In between several global leaders including South African President Nelson Mandela, UN Chief António Guterres, and the Norwegian Prime Minister, Erna Solberg has offered to negotiate between India and Pakistan but New Delhi gave them a courteous reply to resolve all outstanding issue through bilateralism. The overall victims in such situation are the people of Kashmir who have become main sufferers as there is no urgency in any such peace process.

Now when US president Donald Trump dropped a bombshell during his joint press conference with Pakistan Prime Minister Imran Khan, India’s response in Parliament was to invoke the Shimla Agreement and the Lahore Declaration as the basis to resolve all issues between India and Pakistan bilaterally.

The question is why India needed US President’s intervention to make it croak the pet lines of bilateralism. Why did not our External Affairs Minister put the condition on the US President to ask Pakistan stop terrorism for starting the bilateral negotiations with Pakistan? Related to it is the question why did not our beloved PM have not denied Mr. Trump’s claims and come clean that he not asked him to “mediate or arbitrate” on Kashmir. The other question is why it took 25 years for a US President to publicly announce it concerns over Kashmir.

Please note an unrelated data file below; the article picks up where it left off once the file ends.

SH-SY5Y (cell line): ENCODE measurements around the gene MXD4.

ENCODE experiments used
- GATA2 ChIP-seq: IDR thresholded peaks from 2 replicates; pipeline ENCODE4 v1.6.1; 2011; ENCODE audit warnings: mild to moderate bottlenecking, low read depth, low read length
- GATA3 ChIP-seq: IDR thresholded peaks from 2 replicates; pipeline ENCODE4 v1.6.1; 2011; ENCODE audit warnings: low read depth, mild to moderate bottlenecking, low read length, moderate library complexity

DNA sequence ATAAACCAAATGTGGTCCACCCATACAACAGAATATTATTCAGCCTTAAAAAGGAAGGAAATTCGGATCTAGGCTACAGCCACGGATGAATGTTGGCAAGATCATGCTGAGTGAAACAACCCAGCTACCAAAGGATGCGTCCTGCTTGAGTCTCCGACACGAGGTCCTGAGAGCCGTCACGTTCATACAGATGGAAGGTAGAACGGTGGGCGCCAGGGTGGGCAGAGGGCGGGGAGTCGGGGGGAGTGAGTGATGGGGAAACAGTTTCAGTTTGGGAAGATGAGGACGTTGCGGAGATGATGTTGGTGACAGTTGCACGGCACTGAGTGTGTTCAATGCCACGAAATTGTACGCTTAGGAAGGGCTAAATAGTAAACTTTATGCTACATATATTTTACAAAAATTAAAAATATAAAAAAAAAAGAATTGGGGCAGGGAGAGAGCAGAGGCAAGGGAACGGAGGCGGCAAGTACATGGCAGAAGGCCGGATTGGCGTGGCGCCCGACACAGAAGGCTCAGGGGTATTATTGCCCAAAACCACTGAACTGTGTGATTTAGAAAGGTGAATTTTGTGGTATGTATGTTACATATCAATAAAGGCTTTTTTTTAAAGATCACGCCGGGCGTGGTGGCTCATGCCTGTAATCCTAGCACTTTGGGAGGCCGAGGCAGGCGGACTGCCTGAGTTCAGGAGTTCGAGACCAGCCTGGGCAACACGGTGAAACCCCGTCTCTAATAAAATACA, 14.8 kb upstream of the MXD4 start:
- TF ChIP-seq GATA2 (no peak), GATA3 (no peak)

The story so far is, India has opposed any third-party mediation on Kashmir. This is because India’s defence is quite weak over Kashmir in wake of Pakistan‘s claim of unfinished agenda of Partition of India, and Kashmiri’s claim the will of the people has to be made supreme.

India also feels that mediation in such mediation would always favor the weaker party, and in such case the third part mediation will give muscle to the Pakistan’s claims and to the people of Kashmir’s claim. In such case India do not see any significant gain from third-party mediation. At best, India may like the third parties to diffuse tensions at the Line of Control and the International Border but not beyond that.

So then all boils down to bilateral negotiation. India finds it a suitable alibi because as a regional power it superiority in conventional and non-conventional military strength. In such any such bilateral talks can only be held for name sake having no conclusion coming forth.

In the end, since any solution is not going to be agreed upon the parties concerned, the Kashmir problem remains will remain where it was 1948. The summery is unless parties concerned are not willing to concede their fossilized stand on Kashmir no peace can be hammered out through bilateralism or multilateralism. In such case, Kashmir issue will remain an unresolved conflict for some more time to come.

[Syed Ali Mujtaba is a journalist based in Chennai. He can be contacted at syedalimujtaba2007@gmail.com.]